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Adoption counselling

A person wishing to adopt a child or give his or her child up for adoption is required to first attend adoption counselling.

The minimum and maximum age of adoptive parents is defined in the Adoption Act: the minimum age is 25 years and the maximum age is 50 years. The age difference between the child and the adopter may be no more than 45 years. The purpose of the limit is to try to ensure care for the child until he or she reaches adulthood. According to the Adoption Act, a couple wishing to adopt a child must be married to be eligible for adoption. Adoption counselling is also available to applicants who live alone, but some target countries do not accept persons living alone as adoptive parents or may prefer to give adoptees primarily to childless couples.

Adoption counselling is approximately a year-long process, consisting of an average of eight office meetings and usually one home meeting. The purpose of adoption counselling is to determine the applicants' readiness for becoming adoptive parents. In addition to this, adoption counselling aims to help applicants evaluate their own willingness and preparedness for adoptive parenthood through discussions and guidance. Adoption counselling also explores the many factors involved in international adoption. The themes of the counselling include the applicants' motives, parenting skills, social relations and health, as well as the adoptive child's background and health-related issues. At the end of the counselling period, a home report is prepared on the applicants.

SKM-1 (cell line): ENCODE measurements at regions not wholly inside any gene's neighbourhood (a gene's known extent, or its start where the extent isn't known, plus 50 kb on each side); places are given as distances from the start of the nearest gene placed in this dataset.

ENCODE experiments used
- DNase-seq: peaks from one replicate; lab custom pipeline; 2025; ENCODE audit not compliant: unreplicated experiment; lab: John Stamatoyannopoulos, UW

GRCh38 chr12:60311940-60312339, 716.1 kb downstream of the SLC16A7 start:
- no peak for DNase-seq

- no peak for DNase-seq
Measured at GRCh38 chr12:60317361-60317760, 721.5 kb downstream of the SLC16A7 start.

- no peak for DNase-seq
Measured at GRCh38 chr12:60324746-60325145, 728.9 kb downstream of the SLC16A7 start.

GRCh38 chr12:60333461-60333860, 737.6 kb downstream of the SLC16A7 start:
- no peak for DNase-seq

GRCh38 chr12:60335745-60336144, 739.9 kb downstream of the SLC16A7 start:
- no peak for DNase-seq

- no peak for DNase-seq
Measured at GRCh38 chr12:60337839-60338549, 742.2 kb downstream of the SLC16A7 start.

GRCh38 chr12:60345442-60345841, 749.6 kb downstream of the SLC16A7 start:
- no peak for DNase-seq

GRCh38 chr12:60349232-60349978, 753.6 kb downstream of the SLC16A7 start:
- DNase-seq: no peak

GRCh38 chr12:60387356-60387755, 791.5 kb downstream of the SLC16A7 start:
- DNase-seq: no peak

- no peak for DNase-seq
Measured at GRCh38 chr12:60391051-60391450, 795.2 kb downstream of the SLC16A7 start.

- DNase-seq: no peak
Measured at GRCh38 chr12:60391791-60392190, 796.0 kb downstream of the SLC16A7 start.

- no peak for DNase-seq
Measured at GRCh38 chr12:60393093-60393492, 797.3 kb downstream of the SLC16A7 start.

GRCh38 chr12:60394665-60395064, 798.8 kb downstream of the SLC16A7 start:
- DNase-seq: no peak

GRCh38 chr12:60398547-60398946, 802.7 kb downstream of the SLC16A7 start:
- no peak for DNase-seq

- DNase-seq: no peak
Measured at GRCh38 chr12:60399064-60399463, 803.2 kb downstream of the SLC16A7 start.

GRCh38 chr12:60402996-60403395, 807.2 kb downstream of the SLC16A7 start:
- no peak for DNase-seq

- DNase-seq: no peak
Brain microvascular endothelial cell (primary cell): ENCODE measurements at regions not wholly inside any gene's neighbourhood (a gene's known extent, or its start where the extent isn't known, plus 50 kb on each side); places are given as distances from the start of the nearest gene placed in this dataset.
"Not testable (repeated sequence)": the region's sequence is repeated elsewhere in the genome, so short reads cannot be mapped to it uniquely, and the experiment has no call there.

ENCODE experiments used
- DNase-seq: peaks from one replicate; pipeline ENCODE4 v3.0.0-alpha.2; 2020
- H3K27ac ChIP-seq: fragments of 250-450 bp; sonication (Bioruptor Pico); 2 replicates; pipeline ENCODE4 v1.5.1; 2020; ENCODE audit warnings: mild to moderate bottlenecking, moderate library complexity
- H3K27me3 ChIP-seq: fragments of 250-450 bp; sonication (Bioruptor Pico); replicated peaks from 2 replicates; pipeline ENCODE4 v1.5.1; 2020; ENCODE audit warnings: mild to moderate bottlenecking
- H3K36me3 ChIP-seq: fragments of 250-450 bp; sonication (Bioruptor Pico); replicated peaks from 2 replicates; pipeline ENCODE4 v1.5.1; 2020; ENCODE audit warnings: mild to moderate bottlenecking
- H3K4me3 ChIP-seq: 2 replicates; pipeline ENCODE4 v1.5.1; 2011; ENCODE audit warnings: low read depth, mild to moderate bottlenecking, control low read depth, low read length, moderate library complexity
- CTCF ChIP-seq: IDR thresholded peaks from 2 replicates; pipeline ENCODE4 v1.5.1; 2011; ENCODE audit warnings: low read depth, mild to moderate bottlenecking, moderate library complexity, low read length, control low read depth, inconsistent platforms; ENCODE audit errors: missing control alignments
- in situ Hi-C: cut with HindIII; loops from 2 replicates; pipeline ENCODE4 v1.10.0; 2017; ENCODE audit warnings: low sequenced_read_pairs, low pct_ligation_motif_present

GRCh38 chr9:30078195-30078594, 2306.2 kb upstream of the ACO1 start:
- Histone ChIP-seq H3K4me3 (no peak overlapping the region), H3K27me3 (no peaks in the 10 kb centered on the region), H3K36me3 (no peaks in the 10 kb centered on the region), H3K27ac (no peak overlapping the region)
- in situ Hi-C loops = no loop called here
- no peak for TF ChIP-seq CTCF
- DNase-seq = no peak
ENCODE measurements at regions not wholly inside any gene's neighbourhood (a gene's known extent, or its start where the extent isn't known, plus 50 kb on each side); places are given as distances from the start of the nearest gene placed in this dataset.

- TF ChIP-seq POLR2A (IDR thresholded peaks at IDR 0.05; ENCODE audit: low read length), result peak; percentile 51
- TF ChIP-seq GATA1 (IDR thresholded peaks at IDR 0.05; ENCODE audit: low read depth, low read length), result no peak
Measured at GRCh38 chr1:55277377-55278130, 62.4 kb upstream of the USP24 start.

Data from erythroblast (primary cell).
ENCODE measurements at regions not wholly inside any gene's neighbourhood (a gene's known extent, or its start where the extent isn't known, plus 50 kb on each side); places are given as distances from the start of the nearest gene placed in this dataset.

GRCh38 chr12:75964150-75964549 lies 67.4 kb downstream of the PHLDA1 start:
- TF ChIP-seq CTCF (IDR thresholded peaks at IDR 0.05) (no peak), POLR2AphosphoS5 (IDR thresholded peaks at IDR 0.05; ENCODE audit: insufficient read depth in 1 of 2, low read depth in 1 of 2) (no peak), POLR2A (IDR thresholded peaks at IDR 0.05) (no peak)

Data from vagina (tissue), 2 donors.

The service is free of charge.


The service is meant for residents of Helsinki and Vantaa.

Available languages:

Finnish, Swedish, English

Read more:

Related service points and contact information:


The Social Services, Health Care and Rescue Services Division

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